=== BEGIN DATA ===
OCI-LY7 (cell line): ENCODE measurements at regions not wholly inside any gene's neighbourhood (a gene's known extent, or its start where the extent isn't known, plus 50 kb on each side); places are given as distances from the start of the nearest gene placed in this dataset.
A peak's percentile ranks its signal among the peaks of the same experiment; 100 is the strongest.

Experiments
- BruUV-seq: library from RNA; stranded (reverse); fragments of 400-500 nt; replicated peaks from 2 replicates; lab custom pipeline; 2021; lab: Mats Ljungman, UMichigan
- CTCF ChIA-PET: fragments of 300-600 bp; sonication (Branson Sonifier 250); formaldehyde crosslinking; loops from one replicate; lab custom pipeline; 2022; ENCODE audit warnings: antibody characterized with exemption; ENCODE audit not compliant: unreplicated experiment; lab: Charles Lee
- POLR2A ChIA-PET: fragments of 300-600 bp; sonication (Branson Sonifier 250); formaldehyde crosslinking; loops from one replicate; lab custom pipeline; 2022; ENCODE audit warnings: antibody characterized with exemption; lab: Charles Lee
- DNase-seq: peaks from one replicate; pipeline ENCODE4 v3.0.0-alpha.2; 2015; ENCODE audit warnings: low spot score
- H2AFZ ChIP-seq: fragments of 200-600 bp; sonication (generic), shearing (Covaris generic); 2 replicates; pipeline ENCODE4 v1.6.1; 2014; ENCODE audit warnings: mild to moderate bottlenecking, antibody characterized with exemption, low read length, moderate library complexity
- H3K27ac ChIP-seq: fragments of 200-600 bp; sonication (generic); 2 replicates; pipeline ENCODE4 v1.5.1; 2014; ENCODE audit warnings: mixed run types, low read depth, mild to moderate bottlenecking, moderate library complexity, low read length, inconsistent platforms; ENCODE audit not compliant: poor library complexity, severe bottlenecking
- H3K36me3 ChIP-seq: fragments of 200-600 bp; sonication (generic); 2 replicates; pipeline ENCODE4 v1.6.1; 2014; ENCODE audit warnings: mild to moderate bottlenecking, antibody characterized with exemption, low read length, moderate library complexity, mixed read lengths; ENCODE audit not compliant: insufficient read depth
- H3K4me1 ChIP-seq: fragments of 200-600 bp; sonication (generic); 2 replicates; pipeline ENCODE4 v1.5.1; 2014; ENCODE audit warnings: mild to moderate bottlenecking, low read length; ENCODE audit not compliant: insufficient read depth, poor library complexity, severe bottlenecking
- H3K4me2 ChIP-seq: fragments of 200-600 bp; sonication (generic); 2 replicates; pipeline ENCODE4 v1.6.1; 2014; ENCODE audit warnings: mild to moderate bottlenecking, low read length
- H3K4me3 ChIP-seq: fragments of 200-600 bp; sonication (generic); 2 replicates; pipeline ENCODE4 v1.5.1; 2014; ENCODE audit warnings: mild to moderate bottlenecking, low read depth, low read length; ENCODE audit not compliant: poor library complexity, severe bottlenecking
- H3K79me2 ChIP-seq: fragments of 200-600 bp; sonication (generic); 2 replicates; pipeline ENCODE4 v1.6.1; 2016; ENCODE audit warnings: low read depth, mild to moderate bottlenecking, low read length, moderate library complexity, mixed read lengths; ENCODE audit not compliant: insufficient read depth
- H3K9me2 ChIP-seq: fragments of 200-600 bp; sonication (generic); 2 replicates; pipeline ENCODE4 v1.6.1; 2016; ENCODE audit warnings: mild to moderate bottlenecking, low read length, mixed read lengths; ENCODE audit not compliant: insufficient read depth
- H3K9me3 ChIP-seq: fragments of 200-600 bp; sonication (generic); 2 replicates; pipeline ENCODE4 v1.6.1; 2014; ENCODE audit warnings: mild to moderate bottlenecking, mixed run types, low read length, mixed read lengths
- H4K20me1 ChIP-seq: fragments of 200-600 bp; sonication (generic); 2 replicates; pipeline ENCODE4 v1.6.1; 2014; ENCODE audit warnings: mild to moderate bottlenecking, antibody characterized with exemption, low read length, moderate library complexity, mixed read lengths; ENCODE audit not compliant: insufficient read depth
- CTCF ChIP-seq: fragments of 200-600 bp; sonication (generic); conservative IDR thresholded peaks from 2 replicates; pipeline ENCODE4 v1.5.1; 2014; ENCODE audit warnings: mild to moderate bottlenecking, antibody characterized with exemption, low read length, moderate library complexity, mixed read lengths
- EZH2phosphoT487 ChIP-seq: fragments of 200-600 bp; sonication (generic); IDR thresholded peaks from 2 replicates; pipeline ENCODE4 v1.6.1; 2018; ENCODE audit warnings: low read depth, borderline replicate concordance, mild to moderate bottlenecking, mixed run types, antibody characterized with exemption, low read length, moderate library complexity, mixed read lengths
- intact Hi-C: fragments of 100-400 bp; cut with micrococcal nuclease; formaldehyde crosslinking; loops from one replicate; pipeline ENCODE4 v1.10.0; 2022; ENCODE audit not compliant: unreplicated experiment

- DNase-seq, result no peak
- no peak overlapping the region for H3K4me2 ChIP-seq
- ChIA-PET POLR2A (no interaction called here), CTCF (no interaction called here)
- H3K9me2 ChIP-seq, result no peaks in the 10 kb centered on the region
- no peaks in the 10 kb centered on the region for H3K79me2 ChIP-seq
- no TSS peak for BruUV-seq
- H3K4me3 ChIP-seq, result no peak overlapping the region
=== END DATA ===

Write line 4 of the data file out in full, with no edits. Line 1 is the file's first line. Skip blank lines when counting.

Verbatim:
- BruUV-seq: library from RNA; stranded (reverse); fragments of 400-500 nt; replicated peaks from 2 replicates; lab custom pipeline; 2021; lab: Mats Ljungman, UMichigan